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Southlake Style

Just Sayin'- Holiday Letters Are Like Fruitcake

Nov 07, 2011 04:28PM ● By Mike

by Rhonda Ross

I can be a little old-fashioned sometimes. I love to get mail, the original, in the envelope, get it out of my mailbox, kind of mail. Every year around this time my thoughts turn to the holiday season and the cascade of cheery cards and heaps of holiday letters that will be winging my way from points around the world. No longer will the mailbox be the bringer of bad news and bills. Instead, I can look forward every day to multi-colored envelopes that herald the joy of the season.

Now I realize that not everyone feels the way I do about those abundant holiday missives from friends and family. The way I look at it holiday letters are a lot like fruitcake, you either love them or you hate them. The folks at the Emily Post Institute, the people with the last word in etiquette, have actually done surveys (can you believe they track this stuff?) showing that 53 percent of us can’t wait for the letters to arrive and 47 percent truly hate them.

Although I am firmly in the camp that loves these newsy greetings there are certain things that pretty much guarantee your letter will not make the cut for the Christmas scrapbook. Since I’ve got an opinion on the subject, I’ve compiled a little guide to writing the perfect holiday letter, according to Emily Post, and me. I’m fairly certain I speak for many of us when I say; my number one pet peeve is the brag-rags. Do everyone on your list a favor and try to remember you are not filling out an application for the world’s greatest family award. Aunt Sue is already proud of you and she would rather hear more of what you love about your work than how much you make or what your title is.

The same goes for a laundry list of the kids’ achievements. If your child is ranked number one at school, excels at sports, never talks back, and is universally adored by everyone they meet, well, get that kid a medal. What I’d like to hear is what new or fun experience your child had this year. Did they accomplish a goal they had been earnestly working on? Maybe they learned to play an instrument or discovered a hobby they suddenly can’t live without. Trust me, the relatives who rarely get to see your child in person love to get news that is personal. And for the friends and neighbors, they already know your family, but telling them Junior learned to play the piano might be a tidbit they hadn’t discovered.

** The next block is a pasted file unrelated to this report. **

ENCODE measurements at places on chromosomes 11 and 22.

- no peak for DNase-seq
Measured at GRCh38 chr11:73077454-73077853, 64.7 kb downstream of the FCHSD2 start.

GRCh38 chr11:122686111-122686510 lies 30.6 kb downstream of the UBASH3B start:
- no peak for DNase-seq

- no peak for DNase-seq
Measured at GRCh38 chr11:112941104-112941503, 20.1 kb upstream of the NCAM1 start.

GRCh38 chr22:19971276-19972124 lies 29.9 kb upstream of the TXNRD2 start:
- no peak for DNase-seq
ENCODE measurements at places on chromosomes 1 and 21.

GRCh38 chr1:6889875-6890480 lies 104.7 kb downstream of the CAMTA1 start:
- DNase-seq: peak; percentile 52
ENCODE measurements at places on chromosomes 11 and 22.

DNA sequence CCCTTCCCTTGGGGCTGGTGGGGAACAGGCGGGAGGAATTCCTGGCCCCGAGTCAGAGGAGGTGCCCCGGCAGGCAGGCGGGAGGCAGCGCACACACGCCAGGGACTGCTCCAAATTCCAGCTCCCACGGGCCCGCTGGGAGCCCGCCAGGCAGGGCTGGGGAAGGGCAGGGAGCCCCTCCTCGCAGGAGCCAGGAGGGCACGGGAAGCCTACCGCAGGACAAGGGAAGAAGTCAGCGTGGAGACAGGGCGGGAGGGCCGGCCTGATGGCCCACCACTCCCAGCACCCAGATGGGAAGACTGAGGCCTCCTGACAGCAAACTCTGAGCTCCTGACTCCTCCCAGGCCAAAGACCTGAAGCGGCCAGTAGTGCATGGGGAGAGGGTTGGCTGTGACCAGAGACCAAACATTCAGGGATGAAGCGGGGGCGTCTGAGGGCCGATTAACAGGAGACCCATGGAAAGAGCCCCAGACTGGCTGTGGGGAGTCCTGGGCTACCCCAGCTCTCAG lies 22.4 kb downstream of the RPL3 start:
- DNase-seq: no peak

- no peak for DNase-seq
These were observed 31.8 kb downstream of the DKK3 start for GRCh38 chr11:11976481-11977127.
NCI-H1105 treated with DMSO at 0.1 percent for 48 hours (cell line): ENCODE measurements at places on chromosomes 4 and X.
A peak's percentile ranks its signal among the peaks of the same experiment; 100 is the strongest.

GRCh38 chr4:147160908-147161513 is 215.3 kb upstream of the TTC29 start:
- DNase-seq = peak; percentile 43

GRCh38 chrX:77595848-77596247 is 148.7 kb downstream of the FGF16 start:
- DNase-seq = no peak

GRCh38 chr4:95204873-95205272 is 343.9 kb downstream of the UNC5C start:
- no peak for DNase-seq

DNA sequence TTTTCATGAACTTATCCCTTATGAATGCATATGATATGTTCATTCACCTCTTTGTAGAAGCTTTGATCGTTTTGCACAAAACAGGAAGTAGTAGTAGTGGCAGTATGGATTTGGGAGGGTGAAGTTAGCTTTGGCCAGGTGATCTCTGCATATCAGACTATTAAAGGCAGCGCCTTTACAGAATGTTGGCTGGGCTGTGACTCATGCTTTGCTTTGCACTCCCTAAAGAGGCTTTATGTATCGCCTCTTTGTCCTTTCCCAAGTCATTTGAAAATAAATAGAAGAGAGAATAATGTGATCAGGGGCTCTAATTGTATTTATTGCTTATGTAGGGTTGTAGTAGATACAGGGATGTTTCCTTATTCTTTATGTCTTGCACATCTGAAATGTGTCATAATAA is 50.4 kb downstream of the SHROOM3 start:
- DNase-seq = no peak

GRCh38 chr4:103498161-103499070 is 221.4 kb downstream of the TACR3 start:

Vacations are a great thing to share with recipients of your holiday letter but be sure what you say doesn’t sound like a paragraph from the latest Frommer’s travel guide. Make it personal. Share how you felt when that glowing sun set the world afire as it sank slowly into the sea. But if your travels for the year included trips to Italy, Spain, Hawaii, and you spent a month at your place on Martha’s Vineyard, trust me, most people do not want to hear about it. With these tough economic times a trip to Downtown Dallas may have been the highlight of the year for someone on your mailing list.

If you are good at humor, use it. I have an old friend who writes the funniest holiday greetings ever. Every year, I anxiously await the letter from him to see what inventive way he’s used this year to keep me in the loop on his family happenings. One of my favorites was a re-write of The Night Before Christmas starring the antics of his family in perfect rhyme. Another year featured Mom and Dad being buried in sand up to their neck with the kids laughing hysterically. You get the idea. Have fun with your letter and others will too.

Before you slide that letter in the envelope and stick on a stamp, in the interest of keeping the peace let someone else in the family read your epistle just to be sure you haven’t embarrassed yourself or your kinfolk. Here is another spot to think of your audience. Will your choices offend anyone? If you can’t come up with a newsletter that won’t be objectionable to someone on your mailing list, maybe you should just send a card.

One of the many bits of wisdom passed down to me by my father was this old adage, “If you haven’t got anything nice to say, don’t say anything at all.” Word to the wise.

Just saying.